Pentagon says Cannon has little to offer Air Force

By Marlena Hartz

Pentagon officials on Monday painted Cannon Air Force Base as one with little to offer in the way of nearby air and testing range space. They said Melrose Bombing Range is “rudimentary” and “basic.” The range, according to Pentagon testimony, holds little joint-use opportunities and could not accommodate live ordnance.
Defense Department statements came in response to questions from a Base Realignment and Closure Commission panel during a public hearing on Monday in Washington. BRAC officials asked about a scenario that would ultimately shift A-10 aircraft to Cannon.
BRAC Chairman Anthony Principi asked Pentagon officials in a recent letter whether they had considered relocating the Master Jet Base at Naval Air Station Oceana in Virginia to Moody Air Force Base in Georgia and moving planes assigned to Moody to Cannon.
New Mexico congressional delegates expressed “dismay with the Defense Department’s continued dismissal of assets at Cannon Air Force Base and any alternative that might ensure the survival of the base,” in a joint press release.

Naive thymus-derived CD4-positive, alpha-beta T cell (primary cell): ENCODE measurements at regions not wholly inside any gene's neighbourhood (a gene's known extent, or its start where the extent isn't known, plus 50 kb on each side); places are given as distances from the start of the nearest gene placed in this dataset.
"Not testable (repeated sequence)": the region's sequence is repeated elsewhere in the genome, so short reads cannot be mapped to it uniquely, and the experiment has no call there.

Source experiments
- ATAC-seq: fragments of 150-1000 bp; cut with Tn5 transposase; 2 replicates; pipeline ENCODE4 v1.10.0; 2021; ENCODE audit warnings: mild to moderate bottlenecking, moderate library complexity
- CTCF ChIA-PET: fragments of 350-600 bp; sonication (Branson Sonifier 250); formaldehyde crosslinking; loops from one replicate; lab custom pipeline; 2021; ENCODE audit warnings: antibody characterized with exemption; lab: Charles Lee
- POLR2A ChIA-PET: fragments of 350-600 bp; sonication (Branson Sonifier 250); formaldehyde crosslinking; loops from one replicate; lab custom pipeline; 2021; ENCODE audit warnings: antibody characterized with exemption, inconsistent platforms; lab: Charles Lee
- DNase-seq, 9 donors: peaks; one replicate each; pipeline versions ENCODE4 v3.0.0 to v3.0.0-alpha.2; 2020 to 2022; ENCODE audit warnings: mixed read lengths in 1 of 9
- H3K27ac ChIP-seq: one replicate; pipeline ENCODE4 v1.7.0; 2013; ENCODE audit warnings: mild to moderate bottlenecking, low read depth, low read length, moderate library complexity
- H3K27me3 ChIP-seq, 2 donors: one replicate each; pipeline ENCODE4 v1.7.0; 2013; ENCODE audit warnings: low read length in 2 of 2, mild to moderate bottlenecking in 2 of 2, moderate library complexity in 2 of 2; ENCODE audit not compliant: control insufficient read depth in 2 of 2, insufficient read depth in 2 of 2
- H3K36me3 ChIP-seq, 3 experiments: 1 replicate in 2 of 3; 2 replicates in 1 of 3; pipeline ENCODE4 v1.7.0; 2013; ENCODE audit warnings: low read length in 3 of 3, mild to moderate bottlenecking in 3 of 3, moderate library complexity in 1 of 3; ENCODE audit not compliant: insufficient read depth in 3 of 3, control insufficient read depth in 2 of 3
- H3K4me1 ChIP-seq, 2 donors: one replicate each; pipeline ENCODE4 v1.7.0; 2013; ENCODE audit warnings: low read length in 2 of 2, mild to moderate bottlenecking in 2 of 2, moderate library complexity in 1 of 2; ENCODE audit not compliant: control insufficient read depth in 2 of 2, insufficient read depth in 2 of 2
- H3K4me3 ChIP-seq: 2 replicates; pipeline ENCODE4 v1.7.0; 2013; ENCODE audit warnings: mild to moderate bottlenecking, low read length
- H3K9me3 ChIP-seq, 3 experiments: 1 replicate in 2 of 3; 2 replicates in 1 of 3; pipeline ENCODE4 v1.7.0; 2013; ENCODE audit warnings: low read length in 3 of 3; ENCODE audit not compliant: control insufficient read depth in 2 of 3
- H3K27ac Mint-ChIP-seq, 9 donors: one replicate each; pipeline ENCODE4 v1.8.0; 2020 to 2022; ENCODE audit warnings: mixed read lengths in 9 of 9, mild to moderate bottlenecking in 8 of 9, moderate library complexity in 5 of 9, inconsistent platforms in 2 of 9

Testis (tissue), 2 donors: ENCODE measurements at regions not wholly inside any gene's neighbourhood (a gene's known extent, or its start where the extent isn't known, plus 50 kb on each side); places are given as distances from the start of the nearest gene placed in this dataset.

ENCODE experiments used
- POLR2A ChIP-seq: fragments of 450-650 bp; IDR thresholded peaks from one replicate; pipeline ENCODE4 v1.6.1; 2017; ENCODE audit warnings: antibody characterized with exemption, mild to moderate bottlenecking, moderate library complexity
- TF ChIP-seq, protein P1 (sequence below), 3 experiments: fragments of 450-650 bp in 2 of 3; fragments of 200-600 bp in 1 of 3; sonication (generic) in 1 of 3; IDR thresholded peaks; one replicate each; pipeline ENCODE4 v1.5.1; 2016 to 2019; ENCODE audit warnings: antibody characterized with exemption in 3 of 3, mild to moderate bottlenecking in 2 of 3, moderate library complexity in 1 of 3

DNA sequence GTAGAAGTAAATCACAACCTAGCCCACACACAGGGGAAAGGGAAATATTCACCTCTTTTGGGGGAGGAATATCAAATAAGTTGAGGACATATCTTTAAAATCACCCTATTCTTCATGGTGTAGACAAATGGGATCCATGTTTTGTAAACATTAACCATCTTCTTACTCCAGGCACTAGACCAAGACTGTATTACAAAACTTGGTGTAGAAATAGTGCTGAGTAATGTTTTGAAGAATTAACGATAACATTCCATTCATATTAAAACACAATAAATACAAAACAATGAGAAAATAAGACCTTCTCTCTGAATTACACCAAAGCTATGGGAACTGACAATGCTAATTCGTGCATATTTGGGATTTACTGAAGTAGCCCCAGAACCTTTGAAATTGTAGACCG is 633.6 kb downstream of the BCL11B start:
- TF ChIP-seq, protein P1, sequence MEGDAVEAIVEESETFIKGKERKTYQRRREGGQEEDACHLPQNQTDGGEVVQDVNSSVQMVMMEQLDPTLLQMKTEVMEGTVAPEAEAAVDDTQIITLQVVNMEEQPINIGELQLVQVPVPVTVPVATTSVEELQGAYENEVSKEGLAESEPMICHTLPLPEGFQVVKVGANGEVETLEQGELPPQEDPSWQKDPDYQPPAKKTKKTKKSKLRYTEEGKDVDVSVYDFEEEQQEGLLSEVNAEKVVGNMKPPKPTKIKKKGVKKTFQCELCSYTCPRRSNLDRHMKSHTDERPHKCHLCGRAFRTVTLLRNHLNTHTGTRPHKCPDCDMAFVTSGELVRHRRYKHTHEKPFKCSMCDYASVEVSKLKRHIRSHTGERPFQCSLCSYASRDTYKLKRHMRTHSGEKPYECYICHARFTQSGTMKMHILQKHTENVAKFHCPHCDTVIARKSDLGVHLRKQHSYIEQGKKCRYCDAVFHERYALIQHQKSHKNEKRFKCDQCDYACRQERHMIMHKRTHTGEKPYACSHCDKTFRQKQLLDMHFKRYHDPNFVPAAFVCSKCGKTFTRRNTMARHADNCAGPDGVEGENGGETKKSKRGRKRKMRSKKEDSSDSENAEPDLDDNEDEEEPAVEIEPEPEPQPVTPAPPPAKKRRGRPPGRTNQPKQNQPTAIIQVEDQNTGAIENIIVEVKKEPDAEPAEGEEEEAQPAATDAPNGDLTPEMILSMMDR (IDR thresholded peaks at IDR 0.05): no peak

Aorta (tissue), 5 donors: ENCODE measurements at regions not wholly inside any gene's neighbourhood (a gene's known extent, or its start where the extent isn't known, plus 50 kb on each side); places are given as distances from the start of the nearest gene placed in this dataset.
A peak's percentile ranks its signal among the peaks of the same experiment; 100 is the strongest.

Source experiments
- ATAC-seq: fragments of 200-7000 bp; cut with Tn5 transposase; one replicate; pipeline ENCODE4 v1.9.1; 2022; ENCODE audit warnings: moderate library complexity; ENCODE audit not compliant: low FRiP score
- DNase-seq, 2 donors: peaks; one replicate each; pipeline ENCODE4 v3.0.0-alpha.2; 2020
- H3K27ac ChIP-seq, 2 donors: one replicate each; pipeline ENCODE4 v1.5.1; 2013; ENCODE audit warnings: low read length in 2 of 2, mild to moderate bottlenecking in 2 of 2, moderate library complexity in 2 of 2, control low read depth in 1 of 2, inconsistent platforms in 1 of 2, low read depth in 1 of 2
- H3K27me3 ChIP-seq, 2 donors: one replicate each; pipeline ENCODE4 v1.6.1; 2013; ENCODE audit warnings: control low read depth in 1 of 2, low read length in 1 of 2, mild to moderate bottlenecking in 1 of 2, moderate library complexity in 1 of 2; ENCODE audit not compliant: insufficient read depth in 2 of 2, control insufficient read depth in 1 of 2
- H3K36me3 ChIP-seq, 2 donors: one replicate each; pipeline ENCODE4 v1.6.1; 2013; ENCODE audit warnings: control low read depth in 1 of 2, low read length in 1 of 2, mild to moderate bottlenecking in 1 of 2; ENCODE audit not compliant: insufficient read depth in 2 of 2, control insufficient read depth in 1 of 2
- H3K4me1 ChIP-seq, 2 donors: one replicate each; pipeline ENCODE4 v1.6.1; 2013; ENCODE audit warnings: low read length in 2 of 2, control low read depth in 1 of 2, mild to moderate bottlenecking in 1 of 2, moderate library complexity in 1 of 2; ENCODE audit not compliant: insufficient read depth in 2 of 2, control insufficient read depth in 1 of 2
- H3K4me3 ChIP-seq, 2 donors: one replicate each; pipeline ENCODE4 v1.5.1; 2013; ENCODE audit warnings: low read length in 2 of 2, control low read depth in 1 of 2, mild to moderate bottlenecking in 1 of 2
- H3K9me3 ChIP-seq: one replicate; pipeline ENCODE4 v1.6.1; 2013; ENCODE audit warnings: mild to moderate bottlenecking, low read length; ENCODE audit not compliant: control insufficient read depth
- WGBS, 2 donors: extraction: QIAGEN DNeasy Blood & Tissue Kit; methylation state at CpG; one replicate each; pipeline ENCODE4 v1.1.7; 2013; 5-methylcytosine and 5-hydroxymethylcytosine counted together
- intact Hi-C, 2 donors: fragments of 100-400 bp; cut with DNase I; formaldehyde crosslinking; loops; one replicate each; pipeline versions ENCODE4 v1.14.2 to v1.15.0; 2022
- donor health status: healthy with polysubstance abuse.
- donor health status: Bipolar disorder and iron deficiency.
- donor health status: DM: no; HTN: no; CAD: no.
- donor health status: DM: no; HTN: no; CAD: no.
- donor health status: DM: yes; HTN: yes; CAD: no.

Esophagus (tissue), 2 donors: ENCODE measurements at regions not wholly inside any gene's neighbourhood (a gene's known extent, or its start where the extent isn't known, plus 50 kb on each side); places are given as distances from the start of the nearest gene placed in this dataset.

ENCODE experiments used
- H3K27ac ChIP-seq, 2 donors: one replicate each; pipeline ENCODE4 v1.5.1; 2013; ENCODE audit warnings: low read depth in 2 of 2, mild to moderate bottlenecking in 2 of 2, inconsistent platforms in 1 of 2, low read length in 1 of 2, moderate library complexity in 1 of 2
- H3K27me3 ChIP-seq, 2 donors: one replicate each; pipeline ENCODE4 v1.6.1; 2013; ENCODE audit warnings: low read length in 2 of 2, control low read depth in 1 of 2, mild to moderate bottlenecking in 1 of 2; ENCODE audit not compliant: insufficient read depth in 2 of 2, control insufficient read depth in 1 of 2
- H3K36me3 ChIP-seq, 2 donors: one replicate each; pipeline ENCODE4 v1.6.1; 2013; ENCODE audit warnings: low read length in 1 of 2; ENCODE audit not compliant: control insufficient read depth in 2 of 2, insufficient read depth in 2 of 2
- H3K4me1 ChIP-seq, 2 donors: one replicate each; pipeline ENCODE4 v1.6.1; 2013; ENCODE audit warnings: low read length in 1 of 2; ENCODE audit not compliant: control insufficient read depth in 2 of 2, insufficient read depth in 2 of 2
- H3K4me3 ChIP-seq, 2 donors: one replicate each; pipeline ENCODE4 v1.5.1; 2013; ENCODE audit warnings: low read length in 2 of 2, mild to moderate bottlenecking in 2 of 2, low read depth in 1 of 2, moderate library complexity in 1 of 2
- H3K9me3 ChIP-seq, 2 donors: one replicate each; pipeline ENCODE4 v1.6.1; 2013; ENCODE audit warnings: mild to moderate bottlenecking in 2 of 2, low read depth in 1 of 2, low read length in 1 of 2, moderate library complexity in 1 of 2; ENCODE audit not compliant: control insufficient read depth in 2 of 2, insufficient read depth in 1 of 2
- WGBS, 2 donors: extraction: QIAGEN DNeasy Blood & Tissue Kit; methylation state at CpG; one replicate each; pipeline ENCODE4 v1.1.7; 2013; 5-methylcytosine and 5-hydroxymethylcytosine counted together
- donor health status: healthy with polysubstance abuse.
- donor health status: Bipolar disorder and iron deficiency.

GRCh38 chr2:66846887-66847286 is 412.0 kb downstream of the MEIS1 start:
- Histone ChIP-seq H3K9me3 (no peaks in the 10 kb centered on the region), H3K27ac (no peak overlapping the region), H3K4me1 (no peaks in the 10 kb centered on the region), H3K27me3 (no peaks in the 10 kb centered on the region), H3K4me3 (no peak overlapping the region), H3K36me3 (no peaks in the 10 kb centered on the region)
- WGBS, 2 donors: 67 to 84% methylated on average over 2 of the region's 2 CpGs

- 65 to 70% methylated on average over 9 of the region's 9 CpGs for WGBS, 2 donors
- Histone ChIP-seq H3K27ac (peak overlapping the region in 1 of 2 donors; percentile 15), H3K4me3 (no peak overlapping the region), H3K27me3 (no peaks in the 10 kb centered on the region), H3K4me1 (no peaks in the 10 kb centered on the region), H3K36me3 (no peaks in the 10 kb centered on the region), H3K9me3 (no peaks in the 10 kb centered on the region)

“We didn’t expect the Department of Defense to suddenly change their position,” said Jude McCartin, spokeswoman for Sen. Jeff Bingaman, D.-N.M.
The delegation, she said, places its stock in the BRAC Commission, not the Defense Department.
The BRAC Commission’s analysis of Cannon assets will determine the fate of the base. Five of the nine commissioners must vote in favor of retaining Cannon in order for the base to remain open.
“Today’s hearing offered no surprises,” Bingaman said in the joint press release. “But our goal has always been to take our case directly to the BRAC Commission, to persuade commissioners that Cannon is the valuable installation that we in New Mexico know it to be.”
New Mexico lawmakers were surprised when Air Force leadership cited the lack of “live ordnance” capabilities at the Melrose range. The Air Force’s Mission Compatibility Index previously ranked “live ordnance capability” low in analysis of range complex operating areas.
Cannon backers argue there are joint training possibilities for Cannon with Fort Bliss and Fort Hood, a pair of Texas Army bases, 220 and 340 nautical miles from Cannon, respectively.
Chad Lydick, a Clovis businessman and member of a civilian group that supports Cannon, pointed to a Roving Sands mission held in March at Cannon as evidence of Cannon joint training capacity.
The fight to keep the base continues, despite negative Pentagon testimony, according to a spokesman for Sen. Pete Domenici, R.-N.M.
“There is still a lot of work going on behind the scenes to make a case for Cannon,” Chris Gallegos said.